Thursday, November 05, 2009

Trompe l'oeil window

click photo to enlarge
As a general rule I'm against the painting of pictures on exterior walls and brickwork. Why? Well, often the paintings are worthy rather than good, and are frequently a cheap substitute for doing something better with a location. Moreover, they rarely achieve their objective of giving the eye something better to look at, raising the spirits and improving the area: time and again I find the unadorned wall is preferable to what appears on it. Even when the painting has merit it starts to lose it when the paint begins to fade or flake off, water stains mar the image, and graffiti appears which mocks or disfigures it. All this makes paintings on walls look shabby. I'm quite even-handed in my dislike too. Whether it's "street graffiti" by Banksy, everyday graffiti by Anon, or a piece by a "community artist" commissioned by a public or private body, I'm against it if it's painted on a wall.

What I don't mind (and often like), however, is outdoor paintings on boarding, hoardings, or any temporary structure. The works that enliven the panels that are erected to screen building work, archaeological digs, etc, are, to me, absolutely fine, because they are not as permanent as wall paintings, and don't usually degenerate into eye-sores. I came across some interesting examples in King's Lynn recently. They were on boards over windows adorning an old building near the Customs House. There were several examples, and it looked like more than one artist had been involved (though in retrospect that seems unlikely). A couple didn't appeal to me, the others were quite acceptable, and this one I rather liked. I'm not a cat lover, so it wasn't the main subject that took my fancy, rather it was the general trompe l'oeil idea. A Victorian sash window with stained glass panels round the edge makes a good frame, and I'm a sucker for green and blue with red highlights. The appearance of a blind being down over the top window was a good touch, and the cats looking out invite passers-by to catch their eye and look at the painting, so that worked very nicely too.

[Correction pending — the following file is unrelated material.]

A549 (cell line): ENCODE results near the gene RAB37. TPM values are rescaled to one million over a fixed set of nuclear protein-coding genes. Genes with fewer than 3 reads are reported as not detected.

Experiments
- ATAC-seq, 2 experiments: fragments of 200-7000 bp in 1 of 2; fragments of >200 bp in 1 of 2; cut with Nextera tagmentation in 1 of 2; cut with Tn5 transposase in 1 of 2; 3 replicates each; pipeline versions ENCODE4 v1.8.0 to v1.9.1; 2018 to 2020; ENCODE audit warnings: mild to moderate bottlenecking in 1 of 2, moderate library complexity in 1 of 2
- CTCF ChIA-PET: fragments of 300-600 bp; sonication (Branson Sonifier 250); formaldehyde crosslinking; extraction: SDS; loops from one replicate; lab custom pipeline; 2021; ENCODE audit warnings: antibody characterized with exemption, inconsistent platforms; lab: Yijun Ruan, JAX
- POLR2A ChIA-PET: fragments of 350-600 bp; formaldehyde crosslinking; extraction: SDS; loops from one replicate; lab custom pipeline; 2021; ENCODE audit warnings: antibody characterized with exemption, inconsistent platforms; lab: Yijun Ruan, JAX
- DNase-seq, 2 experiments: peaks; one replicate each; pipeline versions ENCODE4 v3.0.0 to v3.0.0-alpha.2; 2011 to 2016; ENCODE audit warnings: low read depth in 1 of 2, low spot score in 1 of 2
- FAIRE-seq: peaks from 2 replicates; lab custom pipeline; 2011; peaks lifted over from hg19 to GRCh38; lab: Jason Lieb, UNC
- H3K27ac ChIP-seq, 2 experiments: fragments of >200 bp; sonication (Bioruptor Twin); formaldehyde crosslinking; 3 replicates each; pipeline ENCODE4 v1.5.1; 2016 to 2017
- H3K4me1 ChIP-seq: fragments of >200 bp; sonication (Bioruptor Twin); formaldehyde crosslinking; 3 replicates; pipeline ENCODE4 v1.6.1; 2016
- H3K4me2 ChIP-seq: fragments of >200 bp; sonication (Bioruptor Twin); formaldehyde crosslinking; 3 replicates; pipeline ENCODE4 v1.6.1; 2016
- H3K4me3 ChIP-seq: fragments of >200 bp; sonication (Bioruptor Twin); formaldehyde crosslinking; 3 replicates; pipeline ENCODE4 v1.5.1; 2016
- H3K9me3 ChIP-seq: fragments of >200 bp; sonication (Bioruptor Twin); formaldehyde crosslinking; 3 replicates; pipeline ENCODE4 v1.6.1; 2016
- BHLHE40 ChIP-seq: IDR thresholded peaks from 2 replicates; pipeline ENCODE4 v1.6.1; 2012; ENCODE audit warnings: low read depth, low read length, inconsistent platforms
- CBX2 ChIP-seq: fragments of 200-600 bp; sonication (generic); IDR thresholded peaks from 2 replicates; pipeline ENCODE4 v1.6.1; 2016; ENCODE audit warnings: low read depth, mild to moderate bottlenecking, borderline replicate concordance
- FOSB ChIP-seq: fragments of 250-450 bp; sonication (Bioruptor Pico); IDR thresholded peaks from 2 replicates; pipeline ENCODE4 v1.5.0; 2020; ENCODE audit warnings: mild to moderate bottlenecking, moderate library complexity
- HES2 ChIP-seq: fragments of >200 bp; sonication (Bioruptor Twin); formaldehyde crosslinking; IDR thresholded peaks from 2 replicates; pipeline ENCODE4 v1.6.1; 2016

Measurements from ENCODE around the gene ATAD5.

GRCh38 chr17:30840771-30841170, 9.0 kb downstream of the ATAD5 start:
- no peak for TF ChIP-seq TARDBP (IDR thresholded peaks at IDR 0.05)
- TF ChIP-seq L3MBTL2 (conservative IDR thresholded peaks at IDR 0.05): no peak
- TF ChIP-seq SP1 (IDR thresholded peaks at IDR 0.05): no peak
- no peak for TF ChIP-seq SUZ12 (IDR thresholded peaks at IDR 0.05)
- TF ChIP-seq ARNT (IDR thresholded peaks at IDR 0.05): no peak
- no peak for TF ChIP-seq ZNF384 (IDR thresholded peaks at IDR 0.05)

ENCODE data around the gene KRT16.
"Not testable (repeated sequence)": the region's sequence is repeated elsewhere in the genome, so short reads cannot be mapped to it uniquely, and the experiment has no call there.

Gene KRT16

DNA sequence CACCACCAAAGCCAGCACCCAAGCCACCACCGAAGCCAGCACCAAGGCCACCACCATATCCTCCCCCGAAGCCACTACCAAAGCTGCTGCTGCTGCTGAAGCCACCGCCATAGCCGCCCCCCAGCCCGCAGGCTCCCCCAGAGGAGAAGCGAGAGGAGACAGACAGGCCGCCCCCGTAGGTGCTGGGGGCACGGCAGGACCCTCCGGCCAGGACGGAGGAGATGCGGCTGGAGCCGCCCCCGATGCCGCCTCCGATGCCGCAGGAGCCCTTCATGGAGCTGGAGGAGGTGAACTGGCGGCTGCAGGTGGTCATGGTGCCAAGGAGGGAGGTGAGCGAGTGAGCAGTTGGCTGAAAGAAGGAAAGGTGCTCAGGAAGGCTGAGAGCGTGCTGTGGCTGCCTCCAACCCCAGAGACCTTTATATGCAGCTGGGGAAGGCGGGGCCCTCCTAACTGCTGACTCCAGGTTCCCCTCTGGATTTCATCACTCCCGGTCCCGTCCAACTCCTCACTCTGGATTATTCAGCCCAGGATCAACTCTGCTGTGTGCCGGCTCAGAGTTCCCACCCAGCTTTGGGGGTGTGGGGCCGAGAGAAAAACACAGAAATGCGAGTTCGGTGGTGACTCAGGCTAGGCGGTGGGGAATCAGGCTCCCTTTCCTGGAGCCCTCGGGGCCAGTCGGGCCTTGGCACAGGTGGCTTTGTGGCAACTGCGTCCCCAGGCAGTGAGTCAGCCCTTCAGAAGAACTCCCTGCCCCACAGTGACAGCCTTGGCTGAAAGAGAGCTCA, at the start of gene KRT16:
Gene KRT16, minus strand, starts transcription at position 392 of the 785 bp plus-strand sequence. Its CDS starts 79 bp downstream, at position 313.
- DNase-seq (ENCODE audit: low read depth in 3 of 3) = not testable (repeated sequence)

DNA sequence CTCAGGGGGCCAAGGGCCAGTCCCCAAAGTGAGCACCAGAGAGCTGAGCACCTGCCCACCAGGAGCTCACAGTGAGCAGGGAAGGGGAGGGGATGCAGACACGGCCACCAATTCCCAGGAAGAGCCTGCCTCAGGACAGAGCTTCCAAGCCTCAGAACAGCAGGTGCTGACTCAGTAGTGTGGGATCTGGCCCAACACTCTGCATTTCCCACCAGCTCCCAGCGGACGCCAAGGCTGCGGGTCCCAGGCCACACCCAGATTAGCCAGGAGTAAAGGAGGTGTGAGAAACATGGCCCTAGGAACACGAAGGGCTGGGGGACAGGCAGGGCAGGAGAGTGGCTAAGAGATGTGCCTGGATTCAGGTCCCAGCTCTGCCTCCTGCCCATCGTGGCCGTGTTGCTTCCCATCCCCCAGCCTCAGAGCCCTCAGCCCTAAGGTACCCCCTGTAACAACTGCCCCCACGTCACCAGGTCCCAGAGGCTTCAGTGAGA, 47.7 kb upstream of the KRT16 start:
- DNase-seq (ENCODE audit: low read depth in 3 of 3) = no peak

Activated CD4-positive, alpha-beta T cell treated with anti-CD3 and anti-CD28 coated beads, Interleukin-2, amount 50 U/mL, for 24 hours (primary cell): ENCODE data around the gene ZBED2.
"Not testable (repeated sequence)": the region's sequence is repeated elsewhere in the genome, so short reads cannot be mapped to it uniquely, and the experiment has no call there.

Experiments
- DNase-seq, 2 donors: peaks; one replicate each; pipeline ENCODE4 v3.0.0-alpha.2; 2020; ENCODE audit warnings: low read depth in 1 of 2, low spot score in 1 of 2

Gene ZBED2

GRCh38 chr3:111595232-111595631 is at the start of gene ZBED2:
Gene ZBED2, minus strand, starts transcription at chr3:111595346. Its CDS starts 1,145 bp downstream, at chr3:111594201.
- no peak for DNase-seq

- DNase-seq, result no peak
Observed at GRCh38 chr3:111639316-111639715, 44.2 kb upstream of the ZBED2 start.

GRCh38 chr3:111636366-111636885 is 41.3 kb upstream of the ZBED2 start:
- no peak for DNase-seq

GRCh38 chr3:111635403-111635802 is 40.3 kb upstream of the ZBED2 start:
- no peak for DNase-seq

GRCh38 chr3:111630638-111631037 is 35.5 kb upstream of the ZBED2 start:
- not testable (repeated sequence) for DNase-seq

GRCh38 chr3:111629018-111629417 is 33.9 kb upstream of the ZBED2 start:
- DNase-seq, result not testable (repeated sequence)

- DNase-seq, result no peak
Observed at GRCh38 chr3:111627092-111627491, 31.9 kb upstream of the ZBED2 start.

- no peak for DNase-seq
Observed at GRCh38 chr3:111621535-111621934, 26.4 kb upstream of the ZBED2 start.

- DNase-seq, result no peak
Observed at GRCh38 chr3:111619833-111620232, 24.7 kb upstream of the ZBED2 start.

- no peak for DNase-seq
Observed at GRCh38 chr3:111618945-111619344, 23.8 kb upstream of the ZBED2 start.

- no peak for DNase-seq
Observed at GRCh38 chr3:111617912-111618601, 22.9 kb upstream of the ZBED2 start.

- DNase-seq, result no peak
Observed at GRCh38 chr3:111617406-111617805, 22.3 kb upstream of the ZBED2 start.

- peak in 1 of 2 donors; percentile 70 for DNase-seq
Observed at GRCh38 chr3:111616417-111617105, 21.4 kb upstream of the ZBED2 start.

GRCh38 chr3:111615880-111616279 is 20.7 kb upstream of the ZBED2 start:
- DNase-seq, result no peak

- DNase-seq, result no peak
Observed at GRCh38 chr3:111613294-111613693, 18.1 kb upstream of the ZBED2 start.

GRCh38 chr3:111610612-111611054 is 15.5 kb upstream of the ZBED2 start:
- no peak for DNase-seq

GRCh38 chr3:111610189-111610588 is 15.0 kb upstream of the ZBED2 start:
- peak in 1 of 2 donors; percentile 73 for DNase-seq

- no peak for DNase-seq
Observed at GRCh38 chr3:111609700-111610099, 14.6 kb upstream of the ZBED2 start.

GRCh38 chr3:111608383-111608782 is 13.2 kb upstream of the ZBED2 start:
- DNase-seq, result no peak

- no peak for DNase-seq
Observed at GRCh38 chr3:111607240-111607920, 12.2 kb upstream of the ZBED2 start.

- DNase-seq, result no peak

When I photographed it I decided it needed something to break the symmetry. My shadow, though a photographic faux pas, seemed the ideal element, especially since it's also something that suggests rather than is, unreality. Today's photograph is a different take on the trompe l'oeil idea from the example in my October post.

photograph & text (c) T. Boughen

Camera: Olympus E510
Mode: Aperture Priority
Focal Length: 14mm (28mm/35mm equiv.)
F No: f6.3
Shutter Speed: 1/800
ISO: 100
Exposure Compensation: -0.7 EV
Image Stabilisation: On